Despite their divergence, evidence of the deteriorating Thermohaline Circulatory System lends a body blow to the theory of Anthropogenic Global Warming (AGW). According to AGW, global warming of the past 18 years should have made the Gulfstream stronger and warmer. Its deterioration cannot be happening according to AGW theory! What makes their predicament so much worse is the fact that many climatologists tend to view the Gulf Stream as kind of on-off switch that flips the earth into ice ages and mini-ice-ages  back and forth, and consider its deterioration of immense consequence while still others consider the system as the Achilles Heel of global climate.
“The possibility exists that a disruption of the Atlantic currents might have implications far beyond a colder northwest Europe, perhaps bringing dramatic climatic changes to the entire planet,” says Bill McGuire, a geophysical hazards professor at University College London’s Benfield Hazard Research Centre.
Computer models simulating ocean-atmosphere climate dynamics indicate that the North Atlantic region would cool between three and five degrees Celsius if Conveyor circulation were totally disrupted.
“It would produce winters twice as cold as the worst winters on record in the eastern United States in the past century,” says Robert Gagosian of the Woods Hole Oceanographic Institution. 

The slowing of the Gulf Stream has been directly linked with dramatic regional cooling before, says McGuire. 
“Just 10,000 years ago, during a climatic cold snap known as the Younger Dryas, the current was severely weakened, causing northern European temperatures to fall by as much as 10 degrees Fahrenheit,” he says.
Dr. Gianluigi Zangari, who first discovered the damage to the Thermohaline Circulation System warned: 
“It is reasonable to foresee the threat that the breaking of a crucial warm stream as the Loop Current may generate a chain reaction of unpredictable critical phenomena and instabilities due to strong non-linearities which may have serious consequences on the dynamics of the Gulf Stream thermoregulation activity of the Global Climate."
Warmer ocean surface temperatures at low latitudes release water vapour through an excess of evaporation over precipitation to the atmosphere, and this water vapour is transported poleward in the atmosphere along with a portion of the excess heat. At high latitudes where the atmosphere cools, this water vapour falls out as an excess of precipitation over evaporation. This is part of a second important component of our climate system: the hydrologic cycle.

As the ocean waters are cooled in their poleward journey, they become denser. If sufficiently cooled, they can sink to form cold dense flows that spread equator ward at great depths, thus perpetuating the circulation system that transports warm surface flows toward high latitude oceans. Oceanic mixing completes the cycle, which slowly converts the cold deep waters to warm surface waters. Thus, surface forcing and internal mixing are two major players in this overturning circulation, called the great ocean conveyor.

This system affects the upper atmosphere above the current as much as seven miles high. The lack of this normal effect in the eastern North Atlantic disrupted the normal flow of the atmospheric Jet Stream this summer, causing high temperatures in Eastern Europe and drought, and flooding in Central Europe, with high temperatures in much of Asia and massive flooding in China, Pakistan, and elsewhere in Asia.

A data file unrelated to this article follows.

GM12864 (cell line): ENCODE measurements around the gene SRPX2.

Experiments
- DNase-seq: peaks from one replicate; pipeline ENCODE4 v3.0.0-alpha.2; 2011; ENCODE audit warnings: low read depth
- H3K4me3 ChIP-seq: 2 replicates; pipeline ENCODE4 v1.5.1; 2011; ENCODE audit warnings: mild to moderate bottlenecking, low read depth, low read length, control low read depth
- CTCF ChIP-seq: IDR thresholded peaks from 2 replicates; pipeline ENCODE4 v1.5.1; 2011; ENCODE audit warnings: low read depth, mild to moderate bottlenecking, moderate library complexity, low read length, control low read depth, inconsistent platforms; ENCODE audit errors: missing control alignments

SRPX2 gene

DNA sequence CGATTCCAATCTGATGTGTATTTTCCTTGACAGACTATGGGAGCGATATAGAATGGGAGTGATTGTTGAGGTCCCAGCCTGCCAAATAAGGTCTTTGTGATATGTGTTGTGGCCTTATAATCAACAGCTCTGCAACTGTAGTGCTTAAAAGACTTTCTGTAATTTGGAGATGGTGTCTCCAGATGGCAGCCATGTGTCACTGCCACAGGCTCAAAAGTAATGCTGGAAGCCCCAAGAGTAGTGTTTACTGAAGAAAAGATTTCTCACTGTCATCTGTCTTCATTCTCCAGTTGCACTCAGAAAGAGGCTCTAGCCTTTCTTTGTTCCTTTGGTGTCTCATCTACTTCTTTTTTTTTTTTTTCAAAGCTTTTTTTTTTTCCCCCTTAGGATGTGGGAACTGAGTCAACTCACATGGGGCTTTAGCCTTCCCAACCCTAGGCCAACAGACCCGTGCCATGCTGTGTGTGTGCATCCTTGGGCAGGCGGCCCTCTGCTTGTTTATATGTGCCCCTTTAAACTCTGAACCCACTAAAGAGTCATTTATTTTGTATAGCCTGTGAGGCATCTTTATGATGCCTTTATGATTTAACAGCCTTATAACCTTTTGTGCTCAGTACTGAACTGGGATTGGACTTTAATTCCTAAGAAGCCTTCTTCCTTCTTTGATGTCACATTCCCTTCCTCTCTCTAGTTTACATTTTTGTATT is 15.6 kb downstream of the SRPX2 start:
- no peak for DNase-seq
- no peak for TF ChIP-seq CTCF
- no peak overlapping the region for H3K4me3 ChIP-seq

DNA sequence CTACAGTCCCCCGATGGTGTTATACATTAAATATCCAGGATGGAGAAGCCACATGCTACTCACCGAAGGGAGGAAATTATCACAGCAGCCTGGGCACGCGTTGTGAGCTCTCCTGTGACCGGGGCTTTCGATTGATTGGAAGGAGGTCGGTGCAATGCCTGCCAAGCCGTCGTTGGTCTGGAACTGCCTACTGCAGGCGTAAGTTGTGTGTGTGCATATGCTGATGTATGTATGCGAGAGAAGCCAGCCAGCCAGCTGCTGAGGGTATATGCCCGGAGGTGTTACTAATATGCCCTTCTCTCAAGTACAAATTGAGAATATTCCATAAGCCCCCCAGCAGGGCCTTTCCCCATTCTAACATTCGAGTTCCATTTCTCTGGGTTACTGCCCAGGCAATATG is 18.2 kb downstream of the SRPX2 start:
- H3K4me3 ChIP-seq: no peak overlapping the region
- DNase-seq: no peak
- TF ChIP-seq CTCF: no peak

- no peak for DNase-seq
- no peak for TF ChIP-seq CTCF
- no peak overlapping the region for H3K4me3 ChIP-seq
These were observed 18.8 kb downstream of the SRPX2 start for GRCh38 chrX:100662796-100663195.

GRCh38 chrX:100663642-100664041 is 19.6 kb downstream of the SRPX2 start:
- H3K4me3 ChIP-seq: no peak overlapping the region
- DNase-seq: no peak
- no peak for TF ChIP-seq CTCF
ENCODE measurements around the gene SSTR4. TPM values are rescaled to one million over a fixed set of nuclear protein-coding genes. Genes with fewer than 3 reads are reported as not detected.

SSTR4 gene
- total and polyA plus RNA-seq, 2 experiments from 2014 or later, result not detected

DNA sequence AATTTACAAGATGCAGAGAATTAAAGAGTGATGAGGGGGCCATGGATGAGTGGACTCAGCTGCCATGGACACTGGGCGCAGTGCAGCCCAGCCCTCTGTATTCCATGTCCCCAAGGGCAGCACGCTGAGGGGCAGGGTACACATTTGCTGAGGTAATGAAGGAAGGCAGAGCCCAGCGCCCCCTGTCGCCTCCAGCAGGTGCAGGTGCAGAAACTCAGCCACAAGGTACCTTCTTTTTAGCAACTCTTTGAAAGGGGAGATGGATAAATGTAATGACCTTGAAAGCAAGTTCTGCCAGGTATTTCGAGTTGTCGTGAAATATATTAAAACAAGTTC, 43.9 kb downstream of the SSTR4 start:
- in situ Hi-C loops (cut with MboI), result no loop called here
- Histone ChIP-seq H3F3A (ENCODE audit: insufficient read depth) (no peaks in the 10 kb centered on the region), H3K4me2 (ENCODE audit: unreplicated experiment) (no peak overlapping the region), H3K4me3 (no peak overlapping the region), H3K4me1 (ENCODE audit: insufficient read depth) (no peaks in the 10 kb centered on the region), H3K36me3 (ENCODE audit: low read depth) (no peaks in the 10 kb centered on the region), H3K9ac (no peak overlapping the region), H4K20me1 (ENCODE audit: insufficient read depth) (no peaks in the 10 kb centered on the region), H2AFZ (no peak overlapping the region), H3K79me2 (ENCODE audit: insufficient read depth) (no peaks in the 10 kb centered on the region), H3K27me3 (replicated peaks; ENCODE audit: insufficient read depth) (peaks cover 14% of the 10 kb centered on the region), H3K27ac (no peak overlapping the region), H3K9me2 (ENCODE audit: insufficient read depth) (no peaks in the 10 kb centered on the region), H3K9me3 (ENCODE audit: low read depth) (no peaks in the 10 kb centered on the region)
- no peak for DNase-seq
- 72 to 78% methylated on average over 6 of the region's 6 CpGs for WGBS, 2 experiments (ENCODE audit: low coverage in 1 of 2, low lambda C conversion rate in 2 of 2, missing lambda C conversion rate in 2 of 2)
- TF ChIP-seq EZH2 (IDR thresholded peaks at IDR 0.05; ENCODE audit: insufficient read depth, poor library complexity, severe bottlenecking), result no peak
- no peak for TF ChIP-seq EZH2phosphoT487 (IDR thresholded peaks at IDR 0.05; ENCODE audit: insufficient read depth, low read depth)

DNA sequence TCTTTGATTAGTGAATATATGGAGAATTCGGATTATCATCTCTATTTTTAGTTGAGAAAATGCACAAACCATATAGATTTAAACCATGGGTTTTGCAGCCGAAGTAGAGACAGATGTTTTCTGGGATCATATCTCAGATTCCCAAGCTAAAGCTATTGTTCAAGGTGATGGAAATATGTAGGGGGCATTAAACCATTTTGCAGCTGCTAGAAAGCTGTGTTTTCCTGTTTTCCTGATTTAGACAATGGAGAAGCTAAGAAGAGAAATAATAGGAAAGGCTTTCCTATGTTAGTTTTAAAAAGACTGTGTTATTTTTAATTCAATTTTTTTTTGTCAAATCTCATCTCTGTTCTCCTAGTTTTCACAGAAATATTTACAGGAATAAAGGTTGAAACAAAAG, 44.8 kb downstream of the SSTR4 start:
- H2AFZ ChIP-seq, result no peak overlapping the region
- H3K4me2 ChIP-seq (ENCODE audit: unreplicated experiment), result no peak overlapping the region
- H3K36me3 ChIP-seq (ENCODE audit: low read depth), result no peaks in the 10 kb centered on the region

So should we be worried of a prospective Ice Age?
The central question would be how soon could an Ice Age come on us, if it comes at all? The general public understanding of climate change however is of change that displays an exponential character. This line of thinking, however, fails to consider another potentially disruptive climate scenario. For example, Younger Dryas cooling of about 12,000 years ago began and ended within a decade. According to Milankovitch, the Younger Dryas occurred at a time when orbital forcing should have continued to drive climate to the present warm state.

Further Robert Gagosian in his paper, “Abrupt Climate Change: Should We Be Worried?” has this to say:
“Earth’s climate repeatedly has shifted abruptly and dramatically in the past, and is capable of doing so in the future. In fact, Earth’s climate can shift gears within a decade, establishing new and different patterns that can persist for decades to centuries. Earth’s climate system has sensitive thresholds. Pushed past a threshold, the system can jump quickly from one stable operating mode to a completely different one—“just as the slowly increasing pressure of a finger eventually flips a switch and turns on a light.”
To this extent, the current hysteria about a looming Ice Age falls within the realm of possibility. Studies of the past million years indicate a repeatable cycle of Earth’s climate going from warm periods (“interglacial”, as we are experiencing now) to glacial (ice age) conditions. 

The central question then is when a total shutdown of the Thermohaline Circulation System occurs, what the consequences could be.  Such a scenario could quickly and markedly cool the North Atlantic region, causing disruptions in global economic activity. Ice age conditions generally occur when several climatic factors converge as now taking place, to create a minimum of summer sunlight on the arctic regions of the earth, although the Ice Age cycle is global in nature and occurs in phase in both hemispheres.